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Wade right at home for Hobart Test
Greg Buckle
17:47 AEST Wed Dec 12 2012

Matthew Wade has trouble remembering when he left Tasmania to try to break into first-class cricket in Victoria, but he knows it feels like home whenever he's back in Hobart.

Wade made his Test debut in the West Indies in April 2012 and his seventh Test starting on Friday will be he first in Hobart, the city of his birth.

"It does feel a little like a home Test," the 24-year-old wicketkeeper/batsman said on Wednesday.

"Especially in terms of getting enough tickets for everyone.

"So it feels like a home Test that way. It's nice to come home."

Wade says he thinks he left Tasmania in 2005. He made his first-class debut for the Bushrangers in October 2007.

"I can't remember off the top of my head but it feels like a long, long time ago. But I love coming back home," he said.

"For me it's where I grew up and it does feel like home to me. My cricketing life is in Melbourne."

Wade admits his wicketkeeping and batting form were mixed during last month's three-Test series against South Africa, although his fighting knock of 68 after coming in at 6-45 in Australia's first innings of the third Test in Perth was a highlight.

He describes the man he replaced in the side, NSW gloveman Brad Haddin, as a world-class player who's still in top form.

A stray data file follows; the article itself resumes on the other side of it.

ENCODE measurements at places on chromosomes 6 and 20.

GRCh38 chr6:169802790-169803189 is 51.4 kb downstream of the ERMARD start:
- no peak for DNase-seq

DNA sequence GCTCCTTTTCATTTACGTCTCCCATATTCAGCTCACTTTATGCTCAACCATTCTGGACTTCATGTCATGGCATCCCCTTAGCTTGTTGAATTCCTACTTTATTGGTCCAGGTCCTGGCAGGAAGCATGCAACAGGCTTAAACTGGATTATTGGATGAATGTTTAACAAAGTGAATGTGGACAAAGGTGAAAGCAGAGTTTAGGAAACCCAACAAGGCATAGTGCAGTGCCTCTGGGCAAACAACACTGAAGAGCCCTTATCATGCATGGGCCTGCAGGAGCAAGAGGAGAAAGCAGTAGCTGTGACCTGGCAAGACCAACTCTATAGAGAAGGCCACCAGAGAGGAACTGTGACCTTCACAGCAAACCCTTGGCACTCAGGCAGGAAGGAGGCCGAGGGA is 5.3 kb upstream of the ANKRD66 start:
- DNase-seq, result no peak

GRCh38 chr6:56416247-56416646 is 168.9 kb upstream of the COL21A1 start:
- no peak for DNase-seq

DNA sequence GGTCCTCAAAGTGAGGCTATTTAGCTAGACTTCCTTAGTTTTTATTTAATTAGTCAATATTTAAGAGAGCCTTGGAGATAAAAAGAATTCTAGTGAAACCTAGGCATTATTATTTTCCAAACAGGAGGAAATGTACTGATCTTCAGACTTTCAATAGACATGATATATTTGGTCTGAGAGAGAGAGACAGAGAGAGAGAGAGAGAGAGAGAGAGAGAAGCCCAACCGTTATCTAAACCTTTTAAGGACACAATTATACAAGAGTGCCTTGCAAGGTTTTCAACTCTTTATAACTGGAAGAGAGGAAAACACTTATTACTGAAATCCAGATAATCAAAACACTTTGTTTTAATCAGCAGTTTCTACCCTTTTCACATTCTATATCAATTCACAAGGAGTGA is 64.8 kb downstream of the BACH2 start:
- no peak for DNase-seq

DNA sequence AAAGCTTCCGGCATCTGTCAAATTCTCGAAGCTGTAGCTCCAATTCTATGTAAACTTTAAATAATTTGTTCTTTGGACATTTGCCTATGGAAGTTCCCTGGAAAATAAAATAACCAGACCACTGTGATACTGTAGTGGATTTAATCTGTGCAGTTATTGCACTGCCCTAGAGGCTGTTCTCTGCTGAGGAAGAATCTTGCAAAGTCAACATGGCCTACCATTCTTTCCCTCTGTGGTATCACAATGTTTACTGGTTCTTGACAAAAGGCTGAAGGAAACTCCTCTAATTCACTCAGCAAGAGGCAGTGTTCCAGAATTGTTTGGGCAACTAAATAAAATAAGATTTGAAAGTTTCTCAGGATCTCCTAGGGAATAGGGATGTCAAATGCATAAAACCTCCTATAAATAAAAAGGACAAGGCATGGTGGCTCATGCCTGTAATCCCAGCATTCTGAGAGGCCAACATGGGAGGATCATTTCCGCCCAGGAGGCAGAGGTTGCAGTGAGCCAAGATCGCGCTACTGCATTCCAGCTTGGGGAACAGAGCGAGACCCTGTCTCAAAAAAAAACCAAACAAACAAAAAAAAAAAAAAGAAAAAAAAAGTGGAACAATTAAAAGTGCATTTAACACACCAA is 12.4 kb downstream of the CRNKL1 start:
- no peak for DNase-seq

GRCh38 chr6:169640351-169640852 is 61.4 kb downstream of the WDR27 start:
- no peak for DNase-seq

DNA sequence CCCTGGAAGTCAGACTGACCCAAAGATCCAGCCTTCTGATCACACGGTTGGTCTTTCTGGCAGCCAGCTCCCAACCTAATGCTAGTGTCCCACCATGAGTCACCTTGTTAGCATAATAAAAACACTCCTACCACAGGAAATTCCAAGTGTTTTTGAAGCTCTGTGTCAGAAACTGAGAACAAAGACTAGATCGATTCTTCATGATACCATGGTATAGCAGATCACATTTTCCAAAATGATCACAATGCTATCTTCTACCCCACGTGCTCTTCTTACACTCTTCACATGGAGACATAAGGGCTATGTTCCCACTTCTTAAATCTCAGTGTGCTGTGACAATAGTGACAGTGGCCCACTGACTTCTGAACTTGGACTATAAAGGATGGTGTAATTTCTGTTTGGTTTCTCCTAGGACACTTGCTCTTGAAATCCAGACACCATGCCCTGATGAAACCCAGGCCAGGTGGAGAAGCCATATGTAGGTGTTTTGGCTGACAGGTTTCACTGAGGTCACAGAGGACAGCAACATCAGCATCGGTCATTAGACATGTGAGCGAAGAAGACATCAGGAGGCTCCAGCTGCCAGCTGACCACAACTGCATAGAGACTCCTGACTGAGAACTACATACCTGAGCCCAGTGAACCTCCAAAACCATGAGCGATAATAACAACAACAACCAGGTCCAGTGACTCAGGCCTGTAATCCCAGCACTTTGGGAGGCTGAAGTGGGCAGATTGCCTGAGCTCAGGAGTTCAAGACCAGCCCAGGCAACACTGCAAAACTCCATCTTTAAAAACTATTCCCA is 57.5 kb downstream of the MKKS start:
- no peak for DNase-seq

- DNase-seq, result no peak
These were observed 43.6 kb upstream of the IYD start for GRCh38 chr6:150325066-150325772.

"Hadds is playing really nicely and he was always going to," Wade said.

"I'm happy for him and hopefully he'll continue his good form."

Wade, whose father played for AFL club Hawthorn, is aware that the chance to play sport at the top level can come and go quickly.

"Every time you walk out onto the ground for Australia you've got to live that moment. Every time could be your last," he said.

"There's so many good keepers in Australia."

Amid speculation the green-looking Hobart pitch may favour the seamers and produce low scores, Wade is confident he can provide another counter-punching innings if required.

"For some reason I get stuck in at those times," he said.

Wade says his Victoria teammates Dave Hussey and Cameron White lead the way in taking the attack to the opposition in tough situations.

"So that probably comes out a little bit in my game and then my background of being from Tasmania and the way I played here, I probably used to knuckle down and fight a little bit more and fight pretty hard," Wade said.